A locomotive conductor brought suit under the federal Employers’ Liability Act (FELA) against his employer, defendant, Burlington Northern Santa Fe Railway Company, to recover damages for an injury he allegedly suffered at work when he attempted to step up onto the bottom step of a locomotive and pull himself up and his knee gave out. Both sides filed motions for summary judgment. After a hearing, the trial court granted defendant’s motion for summary judgment and denied plaintiff’s. The plaintiff appealed and in the appellate court proceedings Cogan & Power attorneys saw the appellate court reverse the judgment of the circuit court of Knox County and remand the case to the trial court for further proceedings.
Plaintiff worked for defendant for nearly 40 years and was a locomotive conductor. On November 19, 2009, plaintiff and his crew were sent to retrieve a locomotive, unit number 6203, which had been disconnected from the rear of a coal train and left by itself on one of the main tracks because it was unable to establish radio communication with the front locomotive as required. The radio communication was necessary to allow the front locomotive of a train. Because unit 6203 was blocking traffic, plaintiff and his crew were sent to move it back to the depot. As plaintiff attempted to step up from the ground to the bottom step of unit 6203 and pull himself up onto the locomotive, which was stationary at the time, he felt a snap in his right knee. Plaintiff’s right knee gave out and was injured. Plaintiff immediately reported the injury to the locomotive engineer and to the trainmaster and filled out an injury report. Due to the injury, plaintiff subsequently had to have surgery to repair his right knee and missed several months of work.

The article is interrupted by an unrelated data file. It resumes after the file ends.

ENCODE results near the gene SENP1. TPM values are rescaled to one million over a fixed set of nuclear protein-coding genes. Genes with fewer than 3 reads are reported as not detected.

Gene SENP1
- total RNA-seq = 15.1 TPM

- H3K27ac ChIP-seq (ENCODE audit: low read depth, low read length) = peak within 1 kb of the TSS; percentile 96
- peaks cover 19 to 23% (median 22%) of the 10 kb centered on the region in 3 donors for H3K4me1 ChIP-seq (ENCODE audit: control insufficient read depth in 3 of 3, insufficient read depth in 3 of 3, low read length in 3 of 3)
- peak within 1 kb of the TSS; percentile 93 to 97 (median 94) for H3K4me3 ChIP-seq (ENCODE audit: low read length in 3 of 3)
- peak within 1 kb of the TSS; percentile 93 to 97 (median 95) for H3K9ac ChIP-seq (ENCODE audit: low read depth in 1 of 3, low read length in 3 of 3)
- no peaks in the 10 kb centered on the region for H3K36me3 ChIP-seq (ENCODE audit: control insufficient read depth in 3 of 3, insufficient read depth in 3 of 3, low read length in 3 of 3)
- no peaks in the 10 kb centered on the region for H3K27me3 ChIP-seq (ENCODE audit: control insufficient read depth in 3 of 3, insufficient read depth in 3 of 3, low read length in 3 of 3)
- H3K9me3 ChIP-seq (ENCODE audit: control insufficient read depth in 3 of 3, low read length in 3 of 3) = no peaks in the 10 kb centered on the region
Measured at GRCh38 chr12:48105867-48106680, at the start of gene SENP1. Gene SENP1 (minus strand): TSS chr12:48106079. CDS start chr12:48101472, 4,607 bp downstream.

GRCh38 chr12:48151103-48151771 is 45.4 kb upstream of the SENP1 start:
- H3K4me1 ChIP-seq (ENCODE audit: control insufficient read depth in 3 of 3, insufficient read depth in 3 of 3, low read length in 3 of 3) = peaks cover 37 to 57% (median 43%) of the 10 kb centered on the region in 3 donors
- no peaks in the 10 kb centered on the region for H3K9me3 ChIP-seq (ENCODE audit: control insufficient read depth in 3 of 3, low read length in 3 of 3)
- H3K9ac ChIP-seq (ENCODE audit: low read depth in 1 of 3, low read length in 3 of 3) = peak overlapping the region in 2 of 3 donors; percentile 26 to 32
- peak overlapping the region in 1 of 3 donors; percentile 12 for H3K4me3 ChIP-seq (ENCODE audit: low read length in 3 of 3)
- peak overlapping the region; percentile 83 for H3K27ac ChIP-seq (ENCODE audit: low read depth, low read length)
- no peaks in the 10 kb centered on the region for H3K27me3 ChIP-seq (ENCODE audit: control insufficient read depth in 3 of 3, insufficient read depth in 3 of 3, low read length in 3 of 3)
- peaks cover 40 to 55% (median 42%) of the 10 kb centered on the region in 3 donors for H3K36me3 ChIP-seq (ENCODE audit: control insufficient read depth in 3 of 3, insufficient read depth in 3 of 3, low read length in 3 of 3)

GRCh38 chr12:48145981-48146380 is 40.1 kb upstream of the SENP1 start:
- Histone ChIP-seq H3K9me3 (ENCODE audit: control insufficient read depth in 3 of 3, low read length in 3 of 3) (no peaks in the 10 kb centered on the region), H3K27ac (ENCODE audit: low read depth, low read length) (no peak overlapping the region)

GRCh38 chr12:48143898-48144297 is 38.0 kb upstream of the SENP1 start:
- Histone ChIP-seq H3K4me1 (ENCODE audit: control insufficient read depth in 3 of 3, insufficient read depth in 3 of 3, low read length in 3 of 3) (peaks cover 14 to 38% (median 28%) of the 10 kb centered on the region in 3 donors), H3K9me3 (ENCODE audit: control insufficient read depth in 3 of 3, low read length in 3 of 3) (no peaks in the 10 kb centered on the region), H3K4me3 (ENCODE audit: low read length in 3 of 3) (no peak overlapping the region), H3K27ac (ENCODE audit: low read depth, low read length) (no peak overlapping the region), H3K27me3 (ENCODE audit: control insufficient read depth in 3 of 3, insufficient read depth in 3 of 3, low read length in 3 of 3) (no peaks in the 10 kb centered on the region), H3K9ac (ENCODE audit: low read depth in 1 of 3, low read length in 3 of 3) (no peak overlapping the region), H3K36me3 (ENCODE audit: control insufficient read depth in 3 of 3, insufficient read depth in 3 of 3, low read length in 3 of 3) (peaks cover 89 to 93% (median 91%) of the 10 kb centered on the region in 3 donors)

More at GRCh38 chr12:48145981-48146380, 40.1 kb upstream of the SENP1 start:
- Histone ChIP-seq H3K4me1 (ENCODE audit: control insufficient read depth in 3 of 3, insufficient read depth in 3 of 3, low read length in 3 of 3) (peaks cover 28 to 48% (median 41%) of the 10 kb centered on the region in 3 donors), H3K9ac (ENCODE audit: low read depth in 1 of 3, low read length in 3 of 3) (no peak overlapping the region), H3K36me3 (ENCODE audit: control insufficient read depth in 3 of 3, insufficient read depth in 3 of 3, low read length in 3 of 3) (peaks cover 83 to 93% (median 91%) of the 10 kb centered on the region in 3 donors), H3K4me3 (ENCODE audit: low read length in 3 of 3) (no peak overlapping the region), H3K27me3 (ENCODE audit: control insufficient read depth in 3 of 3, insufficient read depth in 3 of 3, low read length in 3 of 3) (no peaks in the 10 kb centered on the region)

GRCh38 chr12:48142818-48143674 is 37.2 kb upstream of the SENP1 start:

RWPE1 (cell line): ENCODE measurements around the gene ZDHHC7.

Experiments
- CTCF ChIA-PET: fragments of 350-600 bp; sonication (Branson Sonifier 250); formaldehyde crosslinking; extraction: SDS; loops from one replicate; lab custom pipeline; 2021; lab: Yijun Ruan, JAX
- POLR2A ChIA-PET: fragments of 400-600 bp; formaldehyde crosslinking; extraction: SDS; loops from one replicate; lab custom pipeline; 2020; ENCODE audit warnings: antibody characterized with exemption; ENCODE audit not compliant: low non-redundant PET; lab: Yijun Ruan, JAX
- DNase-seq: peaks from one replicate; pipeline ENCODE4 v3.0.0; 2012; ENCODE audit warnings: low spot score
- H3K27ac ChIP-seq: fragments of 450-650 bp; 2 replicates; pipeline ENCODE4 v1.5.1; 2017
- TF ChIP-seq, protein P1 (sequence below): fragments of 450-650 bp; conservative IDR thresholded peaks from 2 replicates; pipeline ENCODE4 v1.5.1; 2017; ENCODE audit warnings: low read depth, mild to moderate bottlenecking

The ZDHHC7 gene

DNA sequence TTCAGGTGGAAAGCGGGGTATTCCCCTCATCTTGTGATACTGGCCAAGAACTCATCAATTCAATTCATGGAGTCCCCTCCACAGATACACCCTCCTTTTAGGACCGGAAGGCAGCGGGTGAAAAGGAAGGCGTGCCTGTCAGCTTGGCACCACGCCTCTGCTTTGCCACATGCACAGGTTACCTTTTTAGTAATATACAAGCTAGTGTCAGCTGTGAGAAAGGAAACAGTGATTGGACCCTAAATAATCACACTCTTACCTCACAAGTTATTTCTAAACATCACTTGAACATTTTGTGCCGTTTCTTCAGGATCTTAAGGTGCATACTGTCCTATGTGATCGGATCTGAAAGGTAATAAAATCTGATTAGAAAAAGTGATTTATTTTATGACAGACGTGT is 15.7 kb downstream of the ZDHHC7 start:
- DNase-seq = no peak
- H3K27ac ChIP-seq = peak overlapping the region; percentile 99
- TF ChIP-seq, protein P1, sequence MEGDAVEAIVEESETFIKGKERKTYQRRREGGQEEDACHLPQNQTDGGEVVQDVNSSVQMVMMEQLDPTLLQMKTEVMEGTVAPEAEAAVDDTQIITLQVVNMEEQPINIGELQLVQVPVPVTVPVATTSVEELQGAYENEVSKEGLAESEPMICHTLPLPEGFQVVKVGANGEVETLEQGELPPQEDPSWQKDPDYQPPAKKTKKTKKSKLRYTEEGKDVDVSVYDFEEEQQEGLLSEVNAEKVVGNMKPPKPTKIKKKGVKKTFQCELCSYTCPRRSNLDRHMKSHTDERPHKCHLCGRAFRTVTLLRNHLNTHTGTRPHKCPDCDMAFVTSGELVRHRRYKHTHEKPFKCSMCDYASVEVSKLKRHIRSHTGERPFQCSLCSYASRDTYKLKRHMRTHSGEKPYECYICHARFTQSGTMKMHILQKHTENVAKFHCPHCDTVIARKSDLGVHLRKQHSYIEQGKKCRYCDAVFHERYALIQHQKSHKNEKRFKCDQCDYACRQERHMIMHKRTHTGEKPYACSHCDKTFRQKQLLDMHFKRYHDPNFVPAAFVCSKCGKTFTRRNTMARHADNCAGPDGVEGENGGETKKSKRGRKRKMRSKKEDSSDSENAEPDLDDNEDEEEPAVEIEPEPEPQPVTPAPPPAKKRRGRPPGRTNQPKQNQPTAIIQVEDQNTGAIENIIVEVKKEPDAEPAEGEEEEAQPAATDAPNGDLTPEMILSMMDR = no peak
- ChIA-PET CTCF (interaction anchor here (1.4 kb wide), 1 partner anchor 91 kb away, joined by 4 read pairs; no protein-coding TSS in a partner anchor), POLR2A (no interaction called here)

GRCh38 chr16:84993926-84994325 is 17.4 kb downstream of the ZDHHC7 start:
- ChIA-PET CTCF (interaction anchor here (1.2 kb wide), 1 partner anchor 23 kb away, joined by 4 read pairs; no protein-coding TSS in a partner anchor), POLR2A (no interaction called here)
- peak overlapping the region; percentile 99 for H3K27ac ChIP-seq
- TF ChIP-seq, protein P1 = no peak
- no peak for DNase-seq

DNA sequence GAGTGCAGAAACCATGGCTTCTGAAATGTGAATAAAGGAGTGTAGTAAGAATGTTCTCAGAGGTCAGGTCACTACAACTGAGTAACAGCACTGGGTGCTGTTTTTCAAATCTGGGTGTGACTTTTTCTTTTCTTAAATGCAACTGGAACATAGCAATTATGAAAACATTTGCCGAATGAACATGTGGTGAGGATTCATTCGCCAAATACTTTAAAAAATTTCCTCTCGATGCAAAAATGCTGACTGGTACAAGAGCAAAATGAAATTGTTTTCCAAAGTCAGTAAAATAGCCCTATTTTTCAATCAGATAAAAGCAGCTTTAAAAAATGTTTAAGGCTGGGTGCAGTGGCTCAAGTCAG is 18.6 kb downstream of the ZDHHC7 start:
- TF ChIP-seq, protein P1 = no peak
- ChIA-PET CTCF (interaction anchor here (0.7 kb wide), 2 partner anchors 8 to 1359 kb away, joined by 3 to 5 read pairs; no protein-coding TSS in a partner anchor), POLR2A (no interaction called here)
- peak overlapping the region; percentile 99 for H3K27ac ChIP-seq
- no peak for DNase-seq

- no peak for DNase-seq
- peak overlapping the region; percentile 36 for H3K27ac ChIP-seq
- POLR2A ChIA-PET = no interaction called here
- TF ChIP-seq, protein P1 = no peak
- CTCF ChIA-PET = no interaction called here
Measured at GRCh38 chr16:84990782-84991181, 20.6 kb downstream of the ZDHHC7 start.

In April 2011, plaintiff brought the instant suit under the FELA against defendant to recover damages for his injury. In court I of the second amended complaint, plaintiff alleged, among other things, that: (1) the injury to his right knee was the result of a specific accident that occurred on November 19, 2009; (2) on that date, he was ordered to operate a locomotive that was not part of his train consist, locomotive unit number 6203, that was left on the tracks because the locomotive was defective; (3) when he attempted to step up onto the bottom step of unit 6203 and to lift himself onto the locomotive, the ballast (the rocks between, beneath, and to the side of the railroad tracks) under his foot shifted, causing him to twist and to severely injure his right knee; (4) defendant had a nondelegable duty to provide plaintiff with a reasonable safe place to work; (5) defendant violated that duty by committing certain acts of negligence, which were specifically listed in the complaint; (6) one of the acts of negligence that defendant committed was that defendant violated the Locomotive Inspection Act (LIA) (49 U.S.C. 20701 et seq. (2012)) by providing a locomotive (unit 6203) that was not safe to operate and had defects; and (7) defendant’s failure to provide plaintiff with a safe place to work by one or more of the specifically listed acts of negligence caused, in whole or in part, plaintiff’s injury.
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